Dawn of War II: Chaos Rising Review
A much improved campaign and seamless integration with the original game make Chaos Rising a brilliant expansion fans of the original will love
Expansion packs are fast becoming a thing of the past as DLC – Downloadable Content – becomes more and more popular, perhaps too much so seeing as how many games now feature ‘Day 1 DLC.’ This is unfortunate seeing as how the philosophy of a good expansion pack is different than that of good DLC – a good expansion expands and improves on the concepts introduced in the original game, while DLC is essentially aims to provide the gamer with more of the same – although there are notable exceptions. Relic Entertainment is one of the few companies still producing traditional Expansion Packs for their games, and Dawn of War II: Chaos Rising is a fine example of what a good expansion should be like. It retains the strengths of the original, but removes the major problems, producing a game which in many ways a better experience than the original Dawn of War II.
The single player campaign, which was easily the weakest aspect of the original game, has seen the most change and subsequently the biggest improvement. While the core gameplay remains largely the same, the actual campaign is more focused and far less repetitive that that of Dawn of War II, which saw you returning to the exact same maps over and over, repeating missions of identical design, turning the game into a pretty big grind towards the end. In Chaos Rising, you never visit the same map twice; instead each mission takes place in a different area, with different structure and different objectives. In DoW II you would work your way through a level, killing enemies, occasionally blowing something up along the way, and end with a boss fight. Chaos Rising is much more varied; each story mission has multiple objectives which range from defending a strategic asset to capturing a base to chasing down a traitor.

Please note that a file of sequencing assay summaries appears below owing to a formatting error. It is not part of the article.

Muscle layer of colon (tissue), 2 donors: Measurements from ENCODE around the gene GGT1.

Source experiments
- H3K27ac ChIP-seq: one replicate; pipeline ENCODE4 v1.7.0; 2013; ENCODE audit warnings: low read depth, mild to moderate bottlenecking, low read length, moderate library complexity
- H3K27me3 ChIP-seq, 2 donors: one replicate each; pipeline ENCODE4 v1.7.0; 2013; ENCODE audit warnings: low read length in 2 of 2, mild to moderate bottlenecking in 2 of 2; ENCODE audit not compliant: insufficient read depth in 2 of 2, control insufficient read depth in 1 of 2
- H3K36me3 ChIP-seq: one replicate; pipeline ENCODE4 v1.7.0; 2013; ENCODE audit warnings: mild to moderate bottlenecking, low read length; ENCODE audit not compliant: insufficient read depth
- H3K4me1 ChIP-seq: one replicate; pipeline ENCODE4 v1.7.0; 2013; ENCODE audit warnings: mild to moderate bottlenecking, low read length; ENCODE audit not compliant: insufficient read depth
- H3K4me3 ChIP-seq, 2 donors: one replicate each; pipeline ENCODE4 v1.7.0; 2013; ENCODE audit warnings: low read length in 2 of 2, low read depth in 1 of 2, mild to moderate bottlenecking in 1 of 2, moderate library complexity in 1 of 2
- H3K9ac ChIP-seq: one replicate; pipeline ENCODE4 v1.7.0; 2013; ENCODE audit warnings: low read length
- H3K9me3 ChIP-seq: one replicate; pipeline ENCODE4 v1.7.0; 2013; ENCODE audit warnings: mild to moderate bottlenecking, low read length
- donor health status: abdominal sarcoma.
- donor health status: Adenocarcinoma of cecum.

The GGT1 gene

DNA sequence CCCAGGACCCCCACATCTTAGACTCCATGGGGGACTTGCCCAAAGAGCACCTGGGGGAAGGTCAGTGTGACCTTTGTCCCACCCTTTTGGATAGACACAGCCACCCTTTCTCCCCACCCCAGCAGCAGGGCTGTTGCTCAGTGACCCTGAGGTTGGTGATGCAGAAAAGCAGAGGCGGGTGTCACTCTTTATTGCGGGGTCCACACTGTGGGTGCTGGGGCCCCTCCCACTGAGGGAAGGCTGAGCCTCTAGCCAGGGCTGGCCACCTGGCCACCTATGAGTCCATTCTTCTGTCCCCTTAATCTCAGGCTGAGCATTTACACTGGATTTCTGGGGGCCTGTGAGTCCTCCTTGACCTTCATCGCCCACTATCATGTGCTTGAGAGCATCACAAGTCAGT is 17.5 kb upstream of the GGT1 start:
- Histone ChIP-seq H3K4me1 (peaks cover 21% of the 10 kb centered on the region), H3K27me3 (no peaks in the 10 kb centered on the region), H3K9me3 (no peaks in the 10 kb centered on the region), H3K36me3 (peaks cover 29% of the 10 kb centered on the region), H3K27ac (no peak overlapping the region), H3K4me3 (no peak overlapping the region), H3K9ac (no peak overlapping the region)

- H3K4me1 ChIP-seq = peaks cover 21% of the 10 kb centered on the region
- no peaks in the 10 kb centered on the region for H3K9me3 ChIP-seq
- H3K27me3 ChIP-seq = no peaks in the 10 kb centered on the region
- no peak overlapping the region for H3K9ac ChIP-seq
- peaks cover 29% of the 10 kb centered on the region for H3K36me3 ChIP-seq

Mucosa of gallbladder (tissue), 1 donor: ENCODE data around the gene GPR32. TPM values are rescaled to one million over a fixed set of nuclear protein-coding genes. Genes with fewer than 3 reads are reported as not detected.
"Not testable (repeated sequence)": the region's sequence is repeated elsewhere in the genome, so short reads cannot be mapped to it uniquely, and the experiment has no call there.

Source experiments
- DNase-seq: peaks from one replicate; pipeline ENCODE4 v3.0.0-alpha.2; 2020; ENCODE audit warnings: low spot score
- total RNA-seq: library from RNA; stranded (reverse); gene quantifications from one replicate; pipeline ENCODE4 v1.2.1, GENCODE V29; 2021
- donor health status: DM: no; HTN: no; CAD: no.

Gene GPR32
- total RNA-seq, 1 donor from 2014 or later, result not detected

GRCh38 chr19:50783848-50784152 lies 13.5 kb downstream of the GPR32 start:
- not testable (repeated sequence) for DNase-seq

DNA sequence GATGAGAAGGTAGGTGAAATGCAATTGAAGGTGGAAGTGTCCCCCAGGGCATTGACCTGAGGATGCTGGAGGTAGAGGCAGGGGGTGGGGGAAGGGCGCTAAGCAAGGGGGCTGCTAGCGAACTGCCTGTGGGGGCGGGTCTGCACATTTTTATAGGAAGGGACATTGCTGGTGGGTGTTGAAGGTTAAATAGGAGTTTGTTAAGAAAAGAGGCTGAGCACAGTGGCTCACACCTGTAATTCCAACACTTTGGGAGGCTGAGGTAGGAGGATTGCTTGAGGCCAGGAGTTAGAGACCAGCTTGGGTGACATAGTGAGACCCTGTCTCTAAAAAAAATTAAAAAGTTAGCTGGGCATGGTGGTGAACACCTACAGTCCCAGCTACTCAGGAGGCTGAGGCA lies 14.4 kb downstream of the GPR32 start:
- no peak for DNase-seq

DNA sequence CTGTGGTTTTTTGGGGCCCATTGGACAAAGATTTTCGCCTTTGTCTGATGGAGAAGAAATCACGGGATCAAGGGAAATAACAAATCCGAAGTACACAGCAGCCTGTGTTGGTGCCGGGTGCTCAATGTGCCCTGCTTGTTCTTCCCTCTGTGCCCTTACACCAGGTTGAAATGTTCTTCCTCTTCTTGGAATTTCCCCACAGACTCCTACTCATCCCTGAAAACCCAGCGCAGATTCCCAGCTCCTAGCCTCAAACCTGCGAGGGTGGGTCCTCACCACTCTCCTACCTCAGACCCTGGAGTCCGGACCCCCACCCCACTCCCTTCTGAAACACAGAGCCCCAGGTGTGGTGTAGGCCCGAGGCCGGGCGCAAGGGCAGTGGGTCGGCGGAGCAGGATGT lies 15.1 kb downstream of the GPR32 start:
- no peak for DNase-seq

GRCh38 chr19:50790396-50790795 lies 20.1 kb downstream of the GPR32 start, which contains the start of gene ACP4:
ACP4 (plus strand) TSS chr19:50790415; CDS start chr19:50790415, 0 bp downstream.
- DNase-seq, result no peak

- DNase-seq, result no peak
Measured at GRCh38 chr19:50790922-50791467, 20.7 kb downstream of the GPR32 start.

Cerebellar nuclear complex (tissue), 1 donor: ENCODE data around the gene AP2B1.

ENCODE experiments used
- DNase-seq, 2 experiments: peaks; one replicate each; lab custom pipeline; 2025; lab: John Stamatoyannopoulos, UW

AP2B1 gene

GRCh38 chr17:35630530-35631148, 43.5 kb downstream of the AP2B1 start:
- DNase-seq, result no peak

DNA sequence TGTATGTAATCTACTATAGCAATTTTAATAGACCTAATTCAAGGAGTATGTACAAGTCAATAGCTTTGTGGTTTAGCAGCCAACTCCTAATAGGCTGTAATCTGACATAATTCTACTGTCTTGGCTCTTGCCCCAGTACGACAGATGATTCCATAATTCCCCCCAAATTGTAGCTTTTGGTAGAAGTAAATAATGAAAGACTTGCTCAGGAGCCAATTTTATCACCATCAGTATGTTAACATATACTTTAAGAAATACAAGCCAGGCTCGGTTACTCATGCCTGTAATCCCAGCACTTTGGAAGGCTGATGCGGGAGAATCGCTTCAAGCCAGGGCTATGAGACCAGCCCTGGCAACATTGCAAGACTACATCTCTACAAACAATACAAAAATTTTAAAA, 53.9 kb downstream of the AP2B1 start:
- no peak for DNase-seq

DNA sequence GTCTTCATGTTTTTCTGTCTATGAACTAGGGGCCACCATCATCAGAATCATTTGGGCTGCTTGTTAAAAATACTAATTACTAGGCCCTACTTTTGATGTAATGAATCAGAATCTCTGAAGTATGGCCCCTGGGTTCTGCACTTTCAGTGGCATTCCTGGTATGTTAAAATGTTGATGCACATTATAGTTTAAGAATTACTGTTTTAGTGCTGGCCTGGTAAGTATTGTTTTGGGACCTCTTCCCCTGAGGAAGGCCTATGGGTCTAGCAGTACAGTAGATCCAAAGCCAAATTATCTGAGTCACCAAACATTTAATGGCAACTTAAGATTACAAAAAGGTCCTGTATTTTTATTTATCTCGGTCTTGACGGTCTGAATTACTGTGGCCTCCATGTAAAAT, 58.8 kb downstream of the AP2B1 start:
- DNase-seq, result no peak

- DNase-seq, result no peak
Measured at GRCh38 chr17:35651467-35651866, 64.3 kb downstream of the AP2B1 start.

The missions are also somewhat longer, most story missions range from 20-40 minutes in length compared to the 10-15 minute missions found in the original. With the increased mission length comes the ability to save your progress in the middle of a level, but you can only save when you quit, so you can’t go back to an earlier save if everyone in your team gets killed. There are also a number of less interesting but still fun optional missions that are mostly a bit shorter ranging from 10-20 minutes, but even with these optional missions there are only 14 or so in total, the campaign can be completed in 8-10 hours depending on how fast you go through each level and how many side quests you do, which is pretty short, but this is a necessary result of a more focused, less repetitive campaign.
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